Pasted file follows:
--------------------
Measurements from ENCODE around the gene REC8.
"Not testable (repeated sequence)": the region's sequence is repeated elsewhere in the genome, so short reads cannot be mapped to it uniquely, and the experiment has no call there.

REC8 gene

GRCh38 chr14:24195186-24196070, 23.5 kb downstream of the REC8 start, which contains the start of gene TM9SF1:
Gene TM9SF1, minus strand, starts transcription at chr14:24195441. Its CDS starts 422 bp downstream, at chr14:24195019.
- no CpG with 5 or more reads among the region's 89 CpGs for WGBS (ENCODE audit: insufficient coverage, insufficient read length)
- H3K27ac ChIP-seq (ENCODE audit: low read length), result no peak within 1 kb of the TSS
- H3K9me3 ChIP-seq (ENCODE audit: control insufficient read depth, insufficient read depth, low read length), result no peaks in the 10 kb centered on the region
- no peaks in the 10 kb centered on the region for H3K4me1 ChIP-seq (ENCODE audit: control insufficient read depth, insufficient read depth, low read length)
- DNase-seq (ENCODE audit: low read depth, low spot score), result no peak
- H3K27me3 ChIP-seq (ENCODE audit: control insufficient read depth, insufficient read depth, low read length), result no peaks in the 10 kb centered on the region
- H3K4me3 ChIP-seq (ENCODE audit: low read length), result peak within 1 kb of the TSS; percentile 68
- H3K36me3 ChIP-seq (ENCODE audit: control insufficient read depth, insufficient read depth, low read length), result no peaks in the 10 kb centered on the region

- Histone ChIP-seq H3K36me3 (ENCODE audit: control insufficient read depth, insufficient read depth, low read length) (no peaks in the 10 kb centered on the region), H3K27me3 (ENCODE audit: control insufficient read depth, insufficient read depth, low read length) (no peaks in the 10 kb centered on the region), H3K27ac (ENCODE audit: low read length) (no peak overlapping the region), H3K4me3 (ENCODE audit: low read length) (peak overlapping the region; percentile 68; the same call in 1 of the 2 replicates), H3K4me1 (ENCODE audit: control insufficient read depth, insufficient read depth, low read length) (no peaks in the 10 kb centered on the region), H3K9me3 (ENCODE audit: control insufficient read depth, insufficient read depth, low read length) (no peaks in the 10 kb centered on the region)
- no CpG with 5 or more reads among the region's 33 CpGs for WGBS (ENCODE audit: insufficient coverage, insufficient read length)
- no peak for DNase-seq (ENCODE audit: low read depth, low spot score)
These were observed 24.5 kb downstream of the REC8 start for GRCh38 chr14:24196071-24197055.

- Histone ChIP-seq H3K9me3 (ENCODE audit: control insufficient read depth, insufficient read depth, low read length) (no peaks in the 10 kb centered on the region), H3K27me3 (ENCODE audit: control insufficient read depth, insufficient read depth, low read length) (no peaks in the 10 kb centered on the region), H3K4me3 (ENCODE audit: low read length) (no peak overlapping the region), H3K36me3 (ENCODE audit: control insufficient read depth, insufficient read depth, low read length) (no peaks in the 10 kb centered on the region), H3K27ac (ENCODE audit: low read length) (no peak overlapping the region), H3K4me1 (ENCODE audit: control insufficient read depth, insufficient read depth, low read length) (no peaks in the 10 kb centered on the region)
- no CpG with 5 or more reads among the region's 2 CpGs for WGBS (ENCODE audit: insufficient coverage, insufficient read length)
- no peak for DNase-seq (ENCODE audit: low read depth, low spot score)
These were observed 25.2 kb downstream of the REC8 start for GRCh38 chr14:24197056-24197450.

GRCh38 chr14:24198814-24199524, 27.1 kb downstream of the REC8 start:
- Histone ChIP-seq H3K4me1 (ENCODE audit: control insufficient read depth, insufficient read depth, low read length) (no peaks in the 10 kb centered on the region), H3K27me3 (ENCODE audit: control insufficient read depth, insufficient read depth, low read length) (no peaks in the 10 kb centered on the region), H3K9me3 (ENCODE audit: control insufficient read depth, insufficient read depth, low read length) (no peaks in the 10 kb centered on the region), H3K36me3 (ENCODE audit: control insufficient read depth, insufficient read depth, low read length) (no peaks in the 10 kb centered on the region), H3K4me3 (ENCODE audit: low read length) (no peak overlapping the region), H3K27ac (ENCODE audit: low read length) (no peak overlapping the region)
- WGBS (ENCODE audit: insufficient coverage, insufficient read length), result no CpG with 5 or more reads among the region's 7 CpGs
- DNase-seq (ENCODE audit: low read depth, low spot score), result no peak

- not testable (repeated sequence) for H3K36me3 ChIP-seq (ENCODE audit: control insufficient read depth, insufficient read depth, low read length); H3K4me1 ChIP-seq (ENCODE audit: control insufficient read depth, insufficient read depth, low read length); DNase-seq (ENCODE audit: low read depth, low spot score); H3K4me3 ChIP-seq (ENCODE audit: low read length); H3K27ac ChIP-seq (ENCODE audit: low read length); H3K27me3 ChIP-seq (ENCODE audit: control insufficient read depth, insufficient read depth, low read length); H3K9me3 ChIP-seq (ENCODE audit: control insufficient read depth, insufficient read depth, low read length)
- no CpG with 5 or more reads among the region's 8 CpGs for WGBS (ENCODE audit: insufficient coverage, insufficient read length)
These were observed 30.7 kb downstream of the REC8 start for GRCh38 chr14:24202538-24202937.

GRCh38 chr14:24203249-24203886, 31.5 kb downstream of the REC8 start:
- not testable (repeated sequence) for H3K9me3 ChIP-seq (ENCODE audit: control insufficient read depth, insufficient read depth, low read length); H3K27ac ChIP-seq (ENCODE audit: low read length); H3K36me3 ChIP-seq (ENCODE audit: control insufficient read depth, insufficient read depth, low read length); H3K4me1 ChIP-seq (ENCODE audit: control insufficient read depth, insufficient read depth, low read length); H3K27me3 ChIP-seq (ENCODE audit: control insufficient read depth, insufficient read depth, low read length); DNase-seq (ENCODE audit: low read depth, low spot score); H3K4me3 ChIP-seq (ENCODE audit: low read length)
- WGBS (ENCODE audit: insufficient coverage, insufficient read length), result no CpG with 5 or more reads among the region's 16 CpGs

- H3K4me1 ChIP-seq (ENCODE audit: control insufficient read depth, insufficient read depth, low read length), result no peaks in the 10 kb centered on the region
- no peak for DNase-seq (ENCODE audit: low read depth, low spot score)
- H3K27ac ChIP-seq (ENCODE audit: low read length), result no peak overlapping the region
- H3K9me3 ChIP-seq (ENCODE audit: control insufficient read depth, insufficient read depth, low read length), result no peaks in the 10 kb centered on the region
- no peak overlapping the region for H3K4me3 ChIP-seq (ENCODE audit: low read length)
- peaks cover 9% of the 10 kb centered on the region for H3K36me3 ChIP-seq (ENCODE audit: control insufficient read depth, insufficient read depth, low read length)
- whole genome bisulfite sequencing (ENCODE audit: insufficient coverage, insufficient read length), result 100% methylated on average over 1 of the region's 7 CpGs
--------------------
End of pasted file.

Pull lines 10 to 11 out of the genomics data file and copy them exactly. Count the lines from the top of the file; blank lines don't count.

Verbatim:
- DNase-seq (ENCODE audit: low read depth, low spot score), result no peak
- H3K27me3 ChIP-seq (ENCODE audit: control insufficient read depth, insufficient read depth, low read length), result no peaks in the 10 kb centered on the region